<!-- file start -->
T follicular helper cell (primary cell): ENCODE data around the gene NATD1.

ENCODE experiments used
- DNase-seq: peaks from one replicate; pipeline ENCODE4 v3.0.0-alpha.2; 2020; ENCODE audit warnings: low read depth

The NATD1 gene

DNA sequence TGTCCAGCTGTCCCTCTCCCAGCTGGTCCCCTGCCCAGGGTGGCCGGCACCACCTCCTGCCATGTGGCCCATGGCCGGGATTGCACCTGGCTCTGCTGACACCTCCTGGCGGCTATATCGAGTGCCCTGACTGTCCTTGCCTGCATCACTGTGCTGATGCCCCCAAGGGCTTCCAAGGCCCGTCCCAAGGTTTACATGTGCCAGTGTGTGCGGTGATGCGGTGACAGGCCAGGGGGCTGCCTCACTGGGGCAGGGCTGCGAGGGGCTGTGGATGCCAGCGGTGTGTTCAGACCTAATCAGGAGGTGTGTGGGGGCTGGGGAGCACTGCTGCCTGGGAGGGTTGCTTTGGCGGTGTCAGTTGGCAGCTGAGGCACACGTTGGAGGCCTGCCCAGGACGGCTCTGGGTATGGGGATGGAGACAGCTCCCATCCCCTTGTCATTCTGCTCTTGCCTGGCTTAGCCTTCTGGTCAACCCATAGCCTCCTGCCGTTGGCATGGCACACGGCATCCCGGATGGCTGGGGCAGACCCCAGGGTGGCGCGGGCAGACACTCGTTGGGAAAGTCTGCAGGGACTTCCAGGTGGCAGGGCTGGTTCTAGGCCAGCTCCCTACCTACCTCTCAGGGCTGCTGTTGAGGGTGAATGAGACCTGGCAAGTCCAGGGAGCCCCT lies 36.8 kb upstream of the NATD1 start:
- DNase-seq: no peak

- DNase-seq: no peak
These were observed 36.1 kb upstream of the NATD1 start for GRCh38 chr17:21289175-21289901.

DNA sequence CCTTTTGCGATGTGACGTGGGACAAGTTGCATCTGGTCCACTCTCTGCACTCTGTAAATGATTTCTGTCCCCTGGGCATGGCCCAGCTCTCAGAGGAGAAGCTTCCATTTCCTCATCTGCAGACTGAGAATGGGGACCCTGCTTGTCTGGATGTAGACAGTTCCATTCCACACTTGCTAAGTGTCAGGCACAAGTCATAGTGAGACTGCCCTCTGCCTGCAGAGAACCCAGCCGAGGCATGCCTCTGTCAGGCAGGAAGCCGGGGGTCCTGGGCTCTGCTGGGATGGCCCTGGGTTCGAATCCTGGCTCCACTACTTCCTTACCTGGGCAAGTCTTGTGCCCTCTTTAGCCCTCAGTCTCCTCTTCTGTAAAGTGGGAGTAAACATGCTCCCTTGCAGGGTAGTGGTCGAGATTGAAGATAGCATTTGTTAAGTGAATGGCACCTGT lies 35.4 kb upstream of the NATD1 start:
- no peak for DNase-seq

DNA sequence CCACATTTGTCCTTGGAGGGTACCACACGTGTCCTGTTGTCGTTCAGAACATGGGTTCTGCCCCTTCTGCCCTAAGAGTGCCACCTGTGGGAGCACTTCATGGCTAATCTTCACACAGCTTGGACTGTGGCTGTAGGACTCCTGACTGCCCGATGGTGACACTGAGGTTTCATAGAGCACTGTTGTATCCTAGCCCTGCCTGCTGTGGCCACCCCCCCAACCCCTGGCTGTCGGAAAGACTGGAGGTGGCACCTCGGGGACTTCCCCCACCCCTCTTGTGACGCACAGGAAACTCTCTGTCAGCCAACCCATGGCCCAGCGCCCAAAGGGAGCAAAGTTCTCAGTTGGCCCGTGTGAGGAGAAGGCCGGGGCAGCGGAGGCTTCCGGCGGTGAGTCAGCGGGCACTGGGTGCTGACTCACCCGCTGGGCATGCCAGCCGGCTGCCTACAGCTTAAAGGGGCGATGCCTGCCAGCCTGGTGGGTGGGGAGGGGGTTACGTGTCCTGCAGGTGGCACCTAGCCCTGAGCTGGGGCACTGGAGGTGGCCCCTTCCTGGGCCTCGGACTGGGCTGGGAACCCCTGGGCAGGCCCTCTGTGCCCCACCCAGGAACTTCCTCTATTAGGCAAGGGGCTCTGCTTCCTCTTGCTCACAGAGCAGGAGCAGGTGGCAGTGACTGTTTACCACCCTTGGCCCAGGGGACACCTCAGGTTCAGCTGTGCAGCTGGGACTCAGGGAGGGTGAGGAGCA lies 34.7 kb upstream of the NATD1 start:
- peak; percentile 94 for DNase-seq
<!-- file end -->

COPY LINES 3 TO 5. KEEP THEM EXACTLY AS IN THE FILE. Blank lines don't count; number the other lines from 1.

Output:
- DNase-seq: peaks from one replicate; pipeline ENCODE4 v3.0.0-alpha.2; 2020; ENCODE audit warnings: low read depth

The NATD1 gene

DNA sequence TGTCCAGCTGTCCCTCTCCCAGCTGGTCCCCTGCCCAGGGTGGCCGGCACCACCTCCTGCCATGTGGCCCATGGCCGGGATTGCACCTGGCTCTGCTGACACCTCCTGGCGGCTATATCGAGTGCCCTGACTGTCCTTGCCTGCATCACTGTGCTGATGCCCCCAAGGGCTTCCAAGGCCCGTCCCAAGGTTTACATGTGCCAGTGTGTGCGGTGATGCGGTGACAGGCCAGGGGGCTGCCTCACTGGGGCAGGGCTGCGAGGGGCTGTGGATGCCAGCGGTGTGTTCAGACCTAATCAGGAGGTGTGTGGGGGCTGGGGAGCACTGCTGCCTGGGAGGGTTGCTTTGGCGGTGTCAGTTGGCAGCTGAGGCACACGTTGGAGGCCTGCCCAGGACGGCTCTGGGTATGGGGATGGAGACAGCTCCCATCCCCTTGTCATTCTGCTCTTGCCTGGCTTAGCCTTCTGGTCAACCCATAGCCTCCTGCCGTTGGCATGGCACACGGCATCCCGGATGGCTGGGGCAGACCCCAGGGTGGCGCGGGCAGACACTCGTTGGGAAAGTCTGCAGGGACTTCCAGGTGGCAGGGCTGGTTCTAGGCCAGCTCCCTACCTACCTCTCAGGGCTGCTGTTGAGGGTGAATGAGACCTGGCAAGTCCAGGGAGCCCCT lies 36.8 kb upstream of the NATD1 start: